Do Antibiotics Really Work for Ear Infections?


A recent study suggests that giving kids antibiotics has little effect on speeding the recovery of some types of ear infections, while it does raise the risk of some side effects.

The study found that 80% of otherwise healthy children would recover from an acute ear infection within a few days if given medication only to relieve pain or fevers. Given antibiotics instead, 92% would be better in the same period, said Dr. Tumaini Coker, the study's lead author.

"But we would also expect three to 10 kids to develop rash and five to 10 to develop diarrhea," said Coker, a pediatrician at UCLA's Mattel Children's Hospital.

"Clinicians and parents need to know the benefits and side effects on how to manage their child's ear infection," Coker said.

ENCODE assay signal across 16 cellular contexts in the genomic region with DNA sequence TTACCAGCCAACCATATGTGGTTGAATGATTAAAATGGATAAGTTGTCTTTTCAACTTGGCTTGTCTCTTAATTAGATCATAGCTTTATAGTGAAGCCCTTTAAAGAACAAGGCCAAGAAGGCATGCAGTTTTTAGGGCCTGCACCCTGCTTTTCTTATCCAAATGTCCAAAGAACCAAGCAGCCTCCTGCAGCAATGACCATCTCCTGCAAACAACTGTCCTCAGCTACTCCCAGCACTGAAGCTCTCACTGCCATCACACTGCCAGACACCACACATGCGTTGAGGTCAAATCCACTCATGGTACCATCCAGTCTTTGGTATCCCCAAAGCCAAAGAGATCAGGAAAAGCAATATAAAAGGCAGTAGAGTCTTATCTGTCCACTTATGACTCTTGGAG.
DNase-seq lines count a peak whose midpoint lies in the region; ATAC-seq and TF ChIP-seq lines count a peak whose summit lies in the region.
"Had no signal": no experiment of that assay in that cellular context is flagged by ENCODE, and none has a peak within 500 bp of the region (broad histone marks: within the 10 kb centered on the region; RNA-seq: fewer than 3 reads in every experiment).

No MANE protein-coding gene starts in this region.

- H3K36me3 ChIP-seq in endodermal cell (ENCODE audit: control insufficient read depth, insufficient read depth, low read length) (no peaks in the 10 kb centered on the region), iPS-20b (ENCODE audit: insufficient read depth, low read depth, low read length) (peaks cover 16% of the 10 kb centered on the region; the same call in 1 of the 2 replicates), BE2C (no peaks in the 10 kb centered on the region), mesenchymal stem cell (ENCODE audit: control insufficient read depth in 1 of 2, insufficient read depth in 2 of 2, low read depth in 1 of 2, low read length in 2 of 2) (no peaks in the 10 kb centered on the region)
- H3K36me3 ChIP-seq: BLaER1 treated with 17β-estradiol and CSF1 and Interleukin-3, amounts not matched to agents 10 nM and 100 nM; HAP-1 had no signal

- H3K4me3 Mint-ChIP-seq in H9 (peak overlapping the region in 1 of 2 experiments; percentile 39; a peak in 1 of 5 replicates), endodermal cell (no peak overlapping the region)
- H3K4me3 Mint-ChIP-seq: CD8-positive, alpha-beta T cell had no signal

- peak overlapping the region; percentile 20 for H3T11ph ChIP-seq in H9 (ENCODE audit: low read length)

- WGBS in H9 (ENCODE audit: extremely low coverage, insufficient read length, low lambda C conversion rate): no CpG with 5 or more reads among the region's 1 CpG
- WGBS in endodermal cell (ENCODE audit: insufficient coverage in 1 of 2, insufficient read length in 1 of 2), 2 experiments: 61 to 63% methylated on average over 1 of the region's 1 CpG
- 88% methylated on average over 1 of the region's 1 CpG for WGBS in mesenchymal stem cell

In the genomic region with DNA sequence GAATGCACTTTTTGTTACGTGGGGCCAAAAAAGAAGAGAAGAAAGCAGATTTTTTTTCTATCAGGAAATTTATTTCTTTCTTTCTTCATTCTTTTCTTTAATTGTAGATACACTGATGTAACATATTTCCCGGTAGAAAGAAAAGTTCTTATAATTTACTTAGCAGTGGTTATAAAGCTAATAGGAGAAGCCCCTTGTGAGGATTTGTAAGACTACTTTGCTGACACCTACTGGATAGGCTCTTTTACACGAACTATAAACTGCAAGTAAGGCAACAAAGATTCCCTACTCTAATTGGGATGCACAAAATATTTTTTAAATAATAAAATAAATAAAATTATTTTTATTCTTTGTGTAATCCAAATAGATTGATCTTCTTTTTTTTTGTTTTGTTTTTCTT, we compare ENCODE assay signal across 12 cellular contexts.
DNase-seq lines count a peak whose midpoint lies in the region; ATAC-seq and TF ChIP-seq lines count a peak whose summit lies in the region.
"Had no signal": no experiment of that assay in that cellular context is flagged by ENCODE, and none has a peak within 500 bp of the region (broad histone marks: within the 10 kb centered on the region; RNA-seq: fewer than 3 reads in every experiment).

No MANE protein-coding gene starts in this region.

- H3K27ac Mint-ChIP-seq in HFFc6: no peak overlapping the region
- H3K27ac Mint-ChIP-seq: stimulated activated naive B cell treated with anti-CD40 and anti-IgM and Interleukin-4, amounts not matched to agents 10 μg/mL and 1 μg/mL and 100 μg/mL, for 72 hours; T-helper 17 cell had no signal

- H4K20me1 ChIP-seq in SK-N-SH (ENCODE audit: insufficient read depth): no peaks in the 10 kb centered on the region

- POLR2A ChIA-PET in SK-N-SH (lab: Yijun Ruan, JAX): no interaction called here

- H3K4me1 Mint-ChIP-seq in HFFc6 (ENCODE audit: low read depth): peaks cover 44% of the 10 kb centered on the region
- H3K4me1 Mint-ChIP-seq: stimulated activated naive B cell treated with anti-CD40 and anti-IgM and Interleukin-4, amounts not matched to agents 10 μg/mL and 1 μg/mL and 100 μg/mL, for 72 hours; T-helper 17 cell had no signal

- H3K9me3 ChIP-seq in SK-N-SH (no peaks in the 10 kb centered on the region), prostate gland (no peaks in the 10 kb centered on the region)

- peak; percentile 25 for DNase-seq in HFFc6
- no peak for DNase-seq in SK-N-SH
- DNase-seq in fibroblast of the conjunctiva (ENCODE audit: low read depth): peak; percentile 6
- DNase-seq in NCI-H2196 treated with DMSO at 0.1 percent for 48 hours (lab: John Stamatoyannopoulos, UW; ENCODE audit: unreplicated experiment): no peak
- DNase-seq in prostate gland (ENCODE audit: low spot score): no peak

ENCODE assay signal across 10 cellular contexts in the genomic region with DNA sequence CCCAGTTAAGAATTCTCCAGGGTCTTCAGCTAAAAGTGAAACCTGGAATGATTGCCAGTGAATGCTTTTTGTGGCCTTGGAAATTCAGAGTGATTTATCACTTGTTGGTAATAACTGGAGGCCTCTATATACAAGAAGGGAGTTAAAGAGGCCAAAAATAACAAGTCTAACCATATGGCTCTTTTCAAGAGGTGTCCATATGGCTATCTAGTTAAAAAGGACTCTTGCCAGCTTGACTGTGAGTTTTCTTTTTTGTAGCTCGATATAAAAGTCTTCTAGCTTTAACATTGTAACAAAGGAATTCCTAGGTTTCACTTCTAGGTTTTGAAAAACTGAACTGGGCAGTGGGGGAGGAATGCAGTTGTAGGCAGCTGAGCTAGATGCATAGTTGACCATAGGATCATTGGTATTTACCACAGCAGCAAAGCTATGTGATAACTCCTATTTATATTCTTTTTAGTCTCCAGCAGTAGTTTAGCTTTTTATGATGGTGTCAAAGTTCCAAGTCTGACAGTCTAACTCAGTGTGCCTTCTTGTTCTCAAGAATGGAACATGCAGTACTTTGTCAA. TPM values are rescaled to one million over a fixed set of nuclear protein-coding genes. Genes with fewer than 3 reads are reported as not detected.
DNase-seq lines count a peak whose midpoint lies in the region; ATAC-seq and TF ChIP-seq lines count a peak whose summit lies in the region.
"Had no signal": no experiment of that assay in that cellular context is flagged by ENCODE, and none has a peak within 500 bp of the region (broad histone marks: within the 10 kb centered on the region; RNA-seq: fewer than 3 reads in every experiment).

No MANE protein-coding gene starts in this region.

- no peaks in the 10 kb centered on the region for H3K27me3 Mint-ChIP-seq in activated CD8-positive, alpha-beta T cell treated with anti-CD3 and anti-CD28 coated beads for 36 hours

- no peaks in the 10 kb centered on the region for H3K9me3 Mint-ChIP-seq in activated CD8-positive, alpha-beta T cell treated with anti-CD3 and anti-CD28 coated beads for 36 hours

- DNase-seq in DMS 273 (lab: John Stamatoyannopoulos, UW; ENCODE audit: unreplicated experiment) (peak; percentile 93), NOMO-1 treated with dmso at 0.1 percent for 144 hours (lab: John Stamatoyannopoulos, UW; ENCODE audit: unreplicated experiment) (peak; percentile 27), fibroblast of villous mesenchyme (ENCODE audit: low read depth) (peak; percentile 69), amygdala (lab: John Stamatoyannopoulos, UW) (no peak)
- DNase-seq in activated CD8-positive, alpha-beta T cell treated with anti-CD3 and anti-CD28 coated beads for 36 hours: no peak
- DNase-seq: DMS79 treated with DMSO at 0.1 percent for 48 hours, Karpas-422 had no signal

The study was designed to review existing research on the topic for the American Academy of Pediatrics, which is in the process of revising its guidelines for treating uncomplicated acute otitis media — ear infections that cause pain and fever.

Once the review is complete, new recommendations will be incorporated into the guidelines. For example, since 2004 "observation" — avoiding antibiotics — is an option for treating ear infections in otherwise healthy children between the ages of 2 and 12. Research also shows that older types of amoxicillin as well as newer, more expensive versions work equally well, and that the newer ones tend to have more side effects since they are more complex drugs. In addition, using antibiotics only when necessary may allow continued use of antibiotics for future generations, because overuse of the drugs is contributing to antibiotic resistance, the doctors said.



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